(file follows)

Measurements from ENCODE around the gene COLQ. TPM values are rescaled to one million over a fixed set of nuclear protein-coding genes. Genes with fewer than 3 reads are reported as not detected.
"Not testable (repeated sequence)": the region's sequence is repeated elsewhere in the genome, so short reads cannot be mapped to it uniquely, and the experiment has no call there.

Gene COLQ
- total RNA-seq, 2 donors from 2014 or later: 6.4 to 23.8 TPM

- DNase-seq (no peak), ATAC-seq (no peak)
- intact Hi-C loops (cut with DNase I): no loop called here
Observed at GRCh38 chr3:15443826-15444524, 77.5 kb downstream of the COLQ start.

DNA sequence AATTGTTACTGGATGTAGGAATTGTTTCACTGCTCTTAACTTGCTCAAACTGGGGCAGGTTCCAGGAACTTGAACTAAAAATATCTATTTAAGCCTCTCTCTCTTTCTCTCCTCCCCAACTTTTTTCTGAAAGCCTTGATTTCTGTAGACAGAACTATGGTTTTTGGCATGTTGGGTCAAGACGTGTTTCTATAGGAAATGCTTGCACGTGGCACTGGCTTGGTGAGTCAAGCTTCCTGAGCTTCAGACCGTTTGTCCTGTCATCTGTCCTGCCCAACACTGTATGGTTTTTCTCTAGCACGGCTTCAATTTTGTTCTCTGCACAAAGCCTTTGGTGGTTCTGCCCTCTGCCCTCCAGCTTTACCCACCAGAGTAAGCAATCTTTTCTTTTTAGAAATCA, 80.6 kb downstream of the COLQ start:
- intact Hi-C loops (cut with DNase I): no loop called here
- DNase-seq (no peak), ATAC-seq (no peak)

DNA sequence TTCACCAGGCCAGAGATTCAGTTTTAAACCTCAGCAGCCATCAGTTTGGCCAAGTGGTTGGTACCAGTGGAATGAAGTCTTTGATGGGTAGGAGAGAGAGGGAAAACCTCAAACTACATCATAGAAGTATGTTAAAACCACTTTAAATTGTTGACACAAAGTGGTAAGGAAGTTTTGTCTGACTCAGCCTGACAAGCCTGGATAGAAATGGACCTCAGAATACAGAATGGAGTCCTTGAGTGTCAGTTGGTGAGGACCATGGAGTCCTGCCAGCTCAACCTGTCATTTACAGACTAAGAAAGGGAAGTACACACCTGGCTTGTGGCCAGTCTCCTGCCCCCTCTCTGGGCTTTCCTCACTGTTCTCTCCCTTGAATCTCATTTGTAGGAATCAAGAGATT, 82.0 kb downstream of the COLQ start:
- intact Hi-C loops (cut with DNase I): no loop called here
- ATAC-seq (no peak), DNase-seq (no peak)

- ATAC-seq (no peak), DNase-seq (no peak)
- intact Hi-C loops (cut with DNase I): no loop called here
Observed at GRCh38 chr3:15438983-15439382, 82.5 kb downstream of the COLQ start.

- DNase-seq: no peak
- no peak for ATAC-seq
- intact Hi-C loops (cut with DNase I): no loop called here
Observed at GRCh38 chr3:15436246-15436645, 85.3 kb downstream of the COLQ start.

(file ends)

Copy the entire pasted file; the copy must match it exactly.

Measurements from ENCODE around the gene COLQ. TPM values are rescaled to one million over a fixed set of nuclear protein-coding genes. Genes with fewer than 3 reads are reported as not detected.
"Not testable (repeated sequence)": the region's sequence is repeated elsewhere in the genome, so short reads cannot be mapped to it uniquely, and the experiment has no call there.

Gene COLQ
- total RNA-seq, 2 donors from 2014 or later: 6.4 to 23.8 TPM

- DNase-seq (no peak), ATAC-seq (no peak)
- intact Hi-C loops (cut with DNase I): no loop called here
Observed at GRCh38 chr3:15443826-15444524, 77.5 kb downstream of the COLQ start.

DNA sequence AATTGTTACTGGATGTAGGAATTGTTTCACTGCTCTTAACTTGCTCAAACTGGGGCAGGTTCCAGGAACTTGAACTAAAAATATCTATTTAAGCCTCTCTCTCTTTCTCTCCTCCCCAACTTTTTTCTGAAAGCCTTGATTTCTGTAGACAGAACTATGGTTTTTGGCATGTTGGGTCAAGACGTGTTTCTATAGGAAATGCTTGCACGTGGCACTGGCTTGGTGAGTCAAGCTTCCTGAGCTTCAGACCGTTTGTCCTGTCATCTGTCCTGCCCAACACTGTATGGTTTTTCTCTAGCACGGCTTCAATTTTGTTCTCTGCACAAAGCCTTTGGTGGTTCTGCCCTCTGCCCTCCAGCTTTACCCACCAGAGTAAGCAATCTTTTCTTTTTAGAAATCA, 80.6 kb downstream of the COLQ start:
- intact Hi-C loops (cut with DNase I): no loop called here
- DNase-seq (no peak), ATAC-seq (no peak)

DNA sequence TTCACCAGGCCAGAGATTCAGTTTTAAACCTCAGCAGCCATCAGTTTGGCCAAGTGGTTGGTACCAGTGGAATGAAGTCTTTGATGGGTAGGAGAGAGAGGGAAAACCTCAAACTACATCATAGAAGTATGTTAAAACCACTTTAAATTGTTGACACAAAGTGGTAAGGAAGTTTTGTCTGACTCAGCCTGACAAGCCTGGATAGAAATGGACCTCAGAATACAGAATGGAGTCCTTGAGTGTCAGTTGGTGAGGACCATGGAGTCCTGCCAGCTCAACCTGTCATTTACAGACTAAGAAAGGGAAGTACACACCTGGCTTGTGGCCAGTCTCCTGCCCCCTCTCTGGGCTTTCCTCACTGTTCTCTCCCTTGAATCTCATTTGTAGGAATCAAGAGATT, 82.0 kb downstream of the COLQ start:
- intact Hi-C loops (cut with DNase I): no loop called here
- ATAC-seq (no peak), DNase-seq (no peak)

- ATAC-seq (no peak), DNase-seq (no peak)
- intact Hi-C loops (cut with DNase I): no loop called here
Observed at GRCh38 chr3:15438983-15439382, 82.5 kb downstream of the COLQ start.

- DNase-seq: no peak
- no peak for ATAC-seq
- intact Hi-C loops (cut with DNase I): no loop called here
Observed at GRCh38 chr3:15436246-15436645, 85.3 kb downstream of the COLQ start.